Don't look now, but it's possible that the person sitting near your desk at work believes he is in contact with an alien spaceship that's headed this way. It's also possible that your next-door neighbor is drawing comfort and spiritual energy from crystals and "healing stones." Some of the people you pass in the grocery store or at the mall might identify themselves as Wiccans, neopagans, witches or Goths. And your teen-age son or daughter may sit next to a vampire in algebra class.
Yes, folks, this is America in the year 2001. Welcome to the weirdness.
This kind of quirky occult spirituality used to be found only on the fringes of our society. But today, many normal middle-class professionals are embracing New Age religions, attending pagan solstice festivals and enrolling in conferences to learn how to commune with extraterrestrials. The paranormal has gone mainstream. The twilight zone is all around us.
If someone is looking for occult resources, all kinds of strange vibes are available on the Internet: an all-female church in Boston that worships the goddess Diana; an organization that teaches people how to travel through space in their dreams; a support group for modern Druids; or a group of New Agers in Tehachapi, California, who believe that a giant crystal underneath a nearby mountain is sending a distress signal to another planet.
Those people in Tehachapi are expecting someone to come from outer space to save them. And while they are staring expectantly at the stars, most of us Christians are securely hidden in our sanctuaries while we preach our sermons to the choir. We're out of touch with our culture, and we find a perverted sense of security in our isolation. We don't venture into the darkness to rescue those who are truly lost because we are intimidated by their deception.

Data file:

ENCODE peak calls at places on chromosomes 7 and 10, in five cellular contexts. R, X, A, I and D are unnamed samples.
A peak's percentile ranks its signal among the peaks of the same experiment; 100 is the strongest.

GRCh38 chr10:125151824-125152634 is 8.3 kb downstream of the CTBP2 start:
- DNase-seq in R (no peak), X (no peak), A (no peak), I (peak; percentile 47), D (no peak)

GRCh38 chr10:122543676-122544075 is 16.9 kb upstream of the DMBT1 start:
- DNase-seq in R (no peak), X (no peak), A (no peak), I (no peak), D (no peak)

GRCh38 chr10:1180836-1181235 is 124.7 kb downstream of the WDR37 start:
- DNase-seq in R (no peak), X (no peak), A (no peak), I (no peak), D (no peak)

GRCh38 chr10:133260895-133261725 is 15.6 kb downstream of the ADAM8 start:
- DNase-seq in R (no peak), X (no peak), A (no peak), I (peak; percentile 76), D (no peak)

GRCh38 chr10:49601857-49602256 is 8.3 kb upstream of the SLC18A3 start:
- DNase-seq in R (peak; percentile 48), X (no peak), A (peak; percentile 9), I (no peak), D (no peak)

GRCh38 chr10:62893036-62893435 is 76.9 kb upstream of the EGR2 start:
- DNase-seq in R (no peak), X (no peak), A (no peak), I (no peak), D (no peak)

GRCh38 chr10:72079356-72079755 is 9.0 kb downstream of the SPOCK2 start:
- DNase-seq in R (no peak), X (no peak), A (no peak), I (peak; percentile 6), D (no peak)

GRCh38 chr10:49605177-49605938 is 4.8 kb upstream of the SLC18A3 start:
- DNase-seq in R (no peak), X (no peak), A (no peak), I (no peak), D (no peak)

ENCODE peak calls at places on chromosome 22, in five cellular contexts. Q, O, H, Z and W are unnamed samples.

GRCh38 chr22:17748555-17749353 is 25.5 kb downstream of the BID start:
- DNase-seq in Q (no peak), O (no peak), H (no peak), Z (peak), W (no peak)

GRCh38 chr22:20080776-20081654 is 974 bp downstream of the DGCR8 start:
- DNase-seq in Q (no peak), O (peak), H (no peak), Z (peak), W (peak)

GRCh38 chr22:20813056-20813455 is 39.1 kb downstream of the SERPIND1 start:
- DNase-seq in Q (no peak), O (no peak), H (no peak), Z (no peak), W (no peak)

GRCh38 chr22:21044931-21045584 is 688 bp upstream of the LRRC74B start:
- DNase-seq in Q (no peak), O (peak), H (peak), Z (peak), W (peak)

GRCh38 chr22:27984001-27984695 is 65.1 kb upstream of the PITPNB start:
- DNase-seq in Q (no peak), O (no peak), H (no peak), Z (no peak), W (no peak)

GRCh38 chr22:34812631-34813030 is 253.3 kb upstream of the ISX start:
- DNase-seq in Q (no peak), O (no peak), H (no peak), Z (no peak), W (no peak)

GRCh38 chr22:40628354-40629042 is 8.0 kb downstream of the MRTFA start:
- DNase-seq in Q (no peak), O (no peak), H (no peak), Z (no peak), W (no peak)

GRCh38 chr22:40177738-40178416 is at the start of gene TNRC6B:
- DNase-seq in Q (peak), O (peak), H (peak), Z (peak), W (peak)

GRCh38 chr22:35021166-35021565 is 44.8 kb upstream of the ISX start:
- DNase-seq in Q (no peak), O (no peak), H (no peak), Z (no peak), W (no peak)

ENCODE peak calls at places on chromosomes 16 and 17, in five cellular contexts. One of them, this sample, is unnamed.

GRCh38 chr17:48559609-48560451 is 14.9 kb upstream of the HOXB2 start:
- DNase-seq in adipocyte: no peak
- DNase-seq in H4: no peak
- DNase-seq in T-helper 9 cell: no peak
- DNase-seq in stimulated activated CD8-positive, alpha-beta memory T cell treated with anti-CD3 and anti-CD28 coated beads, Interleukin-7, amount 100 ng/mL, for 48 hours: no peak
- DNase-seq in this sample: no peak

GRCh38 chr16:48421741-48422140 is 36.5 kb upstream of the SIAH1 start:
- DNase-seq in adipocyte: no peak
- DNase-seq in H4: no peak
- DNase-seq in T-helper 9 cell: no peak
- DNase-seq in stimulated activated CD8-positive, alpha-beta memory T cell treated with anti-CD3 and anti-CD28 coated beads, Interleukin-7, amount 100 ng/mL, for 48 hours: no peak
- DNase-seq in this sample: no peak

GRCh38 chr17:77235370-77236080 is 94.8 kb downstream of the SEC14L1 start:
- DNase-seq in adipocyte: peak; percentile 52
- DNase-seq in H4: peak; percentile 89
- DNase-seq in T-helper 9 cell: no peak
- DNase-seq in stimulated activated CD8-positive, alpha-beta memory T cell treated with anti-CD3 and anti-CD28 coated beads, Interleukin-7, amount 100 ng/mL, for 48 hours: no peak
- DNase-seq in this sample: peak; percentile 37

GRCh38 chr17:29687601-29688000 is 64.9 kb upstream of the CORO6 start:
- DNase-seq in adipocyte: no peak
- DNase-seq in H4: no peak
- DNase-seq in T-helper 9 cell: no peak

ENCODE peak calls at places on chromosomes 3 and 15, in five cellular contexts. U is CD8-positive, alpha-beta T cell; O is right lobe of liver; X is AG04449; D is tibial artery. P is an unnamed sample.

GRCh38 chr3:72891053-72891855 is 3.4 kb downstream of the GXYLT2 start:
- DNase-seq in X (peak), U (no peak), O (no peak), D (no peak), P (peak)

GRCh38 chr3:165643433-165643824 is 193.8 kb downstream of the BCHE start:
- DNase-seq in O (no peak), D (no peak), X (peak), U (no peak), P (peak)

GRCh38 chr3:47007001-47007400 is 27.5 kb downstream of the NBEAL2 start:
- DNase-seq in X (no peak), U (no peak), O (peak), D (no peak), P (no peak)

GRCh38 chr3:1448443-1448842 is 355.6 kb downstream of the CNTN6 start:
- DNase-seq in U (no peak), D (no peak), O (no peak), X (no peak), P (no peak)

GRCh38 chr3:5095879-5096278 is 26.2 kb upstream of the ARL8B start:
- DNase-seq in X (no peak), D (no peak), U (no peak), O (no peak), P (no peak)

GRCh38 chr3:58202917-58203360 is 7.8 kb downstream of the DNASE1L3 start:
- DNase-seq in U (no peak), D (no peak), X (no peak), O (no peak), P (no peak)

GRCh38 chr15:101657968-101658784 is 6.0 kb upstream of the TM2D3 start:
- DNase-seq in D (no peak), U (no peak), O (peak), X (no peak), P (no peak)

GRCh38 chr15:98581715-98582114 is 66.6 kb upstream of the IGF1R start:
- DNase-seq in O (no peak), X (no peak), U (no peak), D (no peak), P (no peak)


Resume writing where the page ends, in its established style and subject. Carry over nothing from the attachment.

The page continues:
Or are we really just afraid they will infect us?
In our cover story this month on America's eerie underground UFO subculture (page 46), Charisma's Andy Butcher quoted a woman who believes aliens implanted some type of computer chip or communications device in her brain. She is waiting expectantly for further contact from these interplanetary visitors. They have become her gods.
Would you be ready to share about the love of Christ with her if she told you her strange story?
And who is going to reach the teen-age punk rocker with the metal stud in her tongue, or the homosexual warlock who wears a black cape and mascara to school, or the Wiccan priestess who orders her life by the phases of the moon? These people are not going to wander into our isolated Christian environment. They think we hate them. I want to prove them wrong.
Many Christians I talk with today are tired of being confined in their restrictive religious orbit. They know the gospel can't be contained, and that it must go to the outer limits. They're longing to take the message of Jesus to the fringes of our culture where it is needed most. And they're willing to do whatever it takes to rescue those who are trapped on the dark side of the universe.